Rhubarb Cake

I’m still not totally satisfied with my Pasta Carbonara recipe, so I’m not posting it yet, but here’s a picture. Basically you cook some bacon (or pancetta), add garlic and cooked vermicelli, then stir in an eggs/cream/parmesan cheese mixture and gently cook the eggs. Depending on how you do, you either get pasta with a cheesy-creamy-egg sauce, or basically scrambled eggs & bacon with pasta. Mine tend to turn out more like scrambled eggs . . . tasty, but not quite what it’s supposed to be . . .

Pasta Carbonara

Cubs just managed to lose another close game while I was writing this . . . but the Twins game just started and will help put me to sleep . . .

Five favorite inexpensive kitchen gadgets

Hi there,
I’ve been busy with the Natoma Bay Online Logbook Project and some over on Facebook . . . but now that the Logbook is “done” I’ve been thinking about kitchen gadgets. I’ve already written about my love of my Cast Iron Frying Pan; today I’ve picked out my five favorite kitchen gadgets (in the spirit of all those Facebook things like “Five places you’ve lived” and “Five favorite childhood toys”, etc.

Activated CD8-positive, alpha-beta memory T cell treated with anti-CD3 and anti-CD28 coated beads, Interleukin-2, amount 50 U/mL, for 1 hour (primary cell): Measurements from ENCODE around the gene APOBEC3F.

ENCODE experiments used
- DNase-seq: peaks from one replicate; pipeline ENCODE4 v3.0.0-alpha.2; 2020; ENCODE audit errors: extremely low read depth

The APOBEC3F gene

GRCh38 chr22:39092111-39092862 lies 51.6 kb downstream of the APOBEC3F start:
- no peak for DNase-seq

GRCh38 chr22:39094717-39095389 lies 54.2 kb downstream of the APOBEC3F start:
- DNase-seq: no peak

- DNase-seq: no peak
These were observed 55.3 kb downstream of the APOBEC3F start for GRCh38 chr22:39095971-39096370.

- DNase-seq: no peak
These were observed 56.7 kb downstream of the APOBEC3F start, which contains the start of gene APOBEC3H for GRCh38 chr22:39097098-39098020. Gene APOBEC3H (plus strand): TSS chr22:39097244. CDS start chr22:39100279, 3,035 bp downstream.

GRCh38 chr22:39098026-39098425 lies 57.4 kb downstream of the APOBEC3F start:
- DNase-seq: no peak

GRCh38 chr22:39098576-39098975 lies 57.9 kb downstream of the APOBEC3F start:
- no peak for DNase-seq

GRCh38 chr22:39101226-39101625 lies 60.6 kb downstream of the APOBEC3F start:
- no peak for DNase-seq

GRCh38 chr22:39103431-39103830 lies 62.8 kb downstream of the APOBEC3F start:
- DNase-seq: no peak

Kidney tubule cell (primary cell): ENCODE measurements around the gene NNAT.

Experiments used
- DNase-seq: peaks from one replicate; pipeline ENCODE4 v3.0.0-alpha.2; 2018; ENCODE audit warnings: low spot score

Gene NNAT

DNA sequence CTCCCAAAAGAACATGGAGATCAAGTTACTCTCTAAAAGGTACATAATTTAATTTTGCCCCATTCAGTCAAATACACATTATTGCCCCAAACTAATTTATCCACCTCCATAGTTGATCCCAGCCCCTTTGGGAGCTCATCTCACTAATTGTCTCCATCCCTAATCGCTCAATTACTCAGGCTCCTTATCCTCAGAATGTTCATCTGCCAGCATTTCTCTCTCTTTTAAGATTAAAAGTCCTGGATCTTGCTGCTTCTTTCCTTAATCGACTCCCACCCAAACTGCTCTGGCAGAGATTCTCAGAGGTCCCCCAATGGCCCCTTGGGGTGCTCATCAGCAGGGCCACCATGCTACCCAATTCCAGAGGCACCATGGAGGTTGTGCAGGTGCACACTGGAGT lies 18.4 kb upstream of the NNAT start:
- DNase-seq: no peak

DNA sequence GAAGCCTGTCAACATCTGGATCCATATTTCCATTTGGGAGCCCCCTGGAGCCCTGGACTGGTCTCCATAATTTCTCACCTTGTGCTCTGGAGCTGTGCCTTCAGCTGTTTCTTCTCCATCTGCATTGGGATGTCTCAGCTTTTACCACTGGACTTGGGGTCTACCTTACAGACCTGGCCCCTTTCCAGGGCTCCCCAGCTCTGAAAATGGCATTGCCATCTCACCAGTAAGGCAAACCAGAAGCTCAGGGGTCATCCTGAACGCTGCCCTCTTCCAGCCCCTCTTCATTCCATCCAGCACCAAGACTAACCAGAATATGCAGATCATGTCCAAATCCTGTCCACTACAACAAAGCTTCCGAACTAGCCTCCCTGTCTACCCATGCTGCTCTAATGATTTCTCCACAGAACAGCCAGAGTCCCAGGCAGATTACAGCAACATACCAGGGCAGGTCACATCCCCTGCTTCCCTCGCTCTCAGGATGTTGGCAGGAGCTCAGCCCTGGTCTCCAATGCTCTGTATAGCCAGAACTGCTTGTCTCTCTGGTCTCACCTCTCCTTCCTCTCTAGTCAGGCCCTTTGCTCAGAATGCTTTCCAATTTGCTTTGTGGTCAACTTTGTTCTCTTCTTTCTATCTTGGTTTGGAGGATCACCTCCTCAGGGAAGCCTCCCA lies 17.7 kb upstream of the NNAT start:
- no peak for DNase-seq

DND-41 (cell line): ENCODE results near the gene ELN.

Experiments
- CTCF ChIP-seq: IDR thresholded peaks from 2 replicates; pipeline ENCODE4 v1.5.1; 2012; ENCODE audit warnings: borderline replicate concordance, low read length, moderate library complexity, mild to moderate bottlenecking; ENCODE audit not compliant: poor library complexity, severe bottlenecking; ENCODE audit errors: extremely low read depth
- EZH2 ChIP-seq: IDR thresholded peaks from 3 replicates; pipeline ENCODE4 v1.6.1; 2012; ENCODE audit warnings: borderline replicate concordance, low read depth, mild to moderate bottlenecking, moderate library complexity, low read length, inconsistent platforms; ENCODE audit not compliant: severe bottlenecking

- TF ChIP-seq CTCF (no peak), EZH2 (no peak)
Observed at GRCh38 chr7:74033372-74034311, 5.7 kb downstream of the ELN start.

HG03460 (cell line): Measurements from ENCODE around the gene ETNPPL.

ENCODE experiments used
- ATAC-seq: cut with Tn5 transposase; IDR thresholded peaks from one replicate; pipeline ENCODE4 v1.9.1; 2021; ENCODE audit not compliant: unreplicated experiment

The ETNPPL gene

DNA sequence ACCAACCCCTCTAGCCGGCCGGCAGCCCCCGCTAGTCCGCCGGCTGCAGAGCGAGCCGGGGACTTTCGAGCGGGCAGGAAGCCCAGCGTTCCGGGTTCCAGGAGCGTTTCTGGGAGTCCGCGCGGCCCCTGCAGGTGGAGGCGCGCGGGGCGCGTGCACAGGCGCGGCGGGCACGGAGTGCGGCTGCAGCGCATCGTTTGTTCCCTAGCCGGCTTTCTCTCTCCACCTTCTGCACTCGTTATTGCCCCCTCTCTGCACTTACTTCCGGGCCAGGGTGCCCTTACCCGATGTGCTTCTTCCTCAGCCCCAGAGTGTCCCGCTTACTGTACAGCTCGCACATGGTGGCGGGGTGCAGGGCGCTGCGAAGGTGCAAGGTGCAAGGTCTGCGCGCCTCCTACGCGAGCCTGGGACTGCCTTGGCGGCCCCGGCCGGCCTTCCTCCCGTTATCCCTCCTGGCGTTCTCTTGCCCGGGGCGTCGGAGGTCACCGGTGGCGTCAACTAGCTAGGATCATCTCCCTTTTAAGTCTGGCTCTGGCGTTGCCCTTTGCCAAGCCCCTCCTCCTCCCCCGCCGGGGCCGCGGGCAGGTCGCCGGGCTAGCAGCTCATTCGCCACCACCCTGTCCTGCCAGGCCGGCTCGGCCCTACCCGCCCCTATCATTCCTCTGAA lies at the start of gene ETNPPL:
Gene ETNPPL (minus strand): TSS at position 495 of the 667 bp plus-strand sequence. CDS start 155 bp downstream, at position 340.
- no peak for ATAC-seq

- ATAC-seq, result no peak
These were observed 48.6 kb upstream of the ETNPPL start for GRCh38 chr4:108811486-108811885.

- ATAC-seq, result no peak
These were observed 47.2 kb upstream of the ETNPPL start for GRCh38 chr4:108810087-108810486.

Each of these gadgets was less than $15. Each are worth their weight in gold . . .

#5 “The Boat Motor” (aka Immersion Blender)

"boat motor"

I resisted these for a long time. Eventually Emeril convinced me to ask for one for my birthday. Excellent for making smoothies (fits right in one of my large glasses, so no messy stand blender to clean), as well as pureeing sauces and soups.

#4 Bench scraper


I don’t know how I lived without this one for so long. I used to scrape my work surface with a metal pancake turner! I mostly use this in baking (to scrape flour bits from my kneading board), but it’s also great for gathering up diced onions or other veggies and transporting them from the cutting board to the pot.

#3 Flour wand


I can’t think of many uses for this other than in baking. Any time you need to sprinkle a counter or pan with a little bit of flour, this is the way to go. You squeeze it to gather flour in and then squeeze gently to sprinkle flour out.

#2 Ginger grater


I do not understand why no one uses this on the Food Network! It is SOOOO much better than trying to “mince” ginger with a knife. You peel the ginger and then scrape it along the little knobules on the bottom of this leaf-shaped dish. You end up with both the pulp and juice of the ginger . . . YUMMO!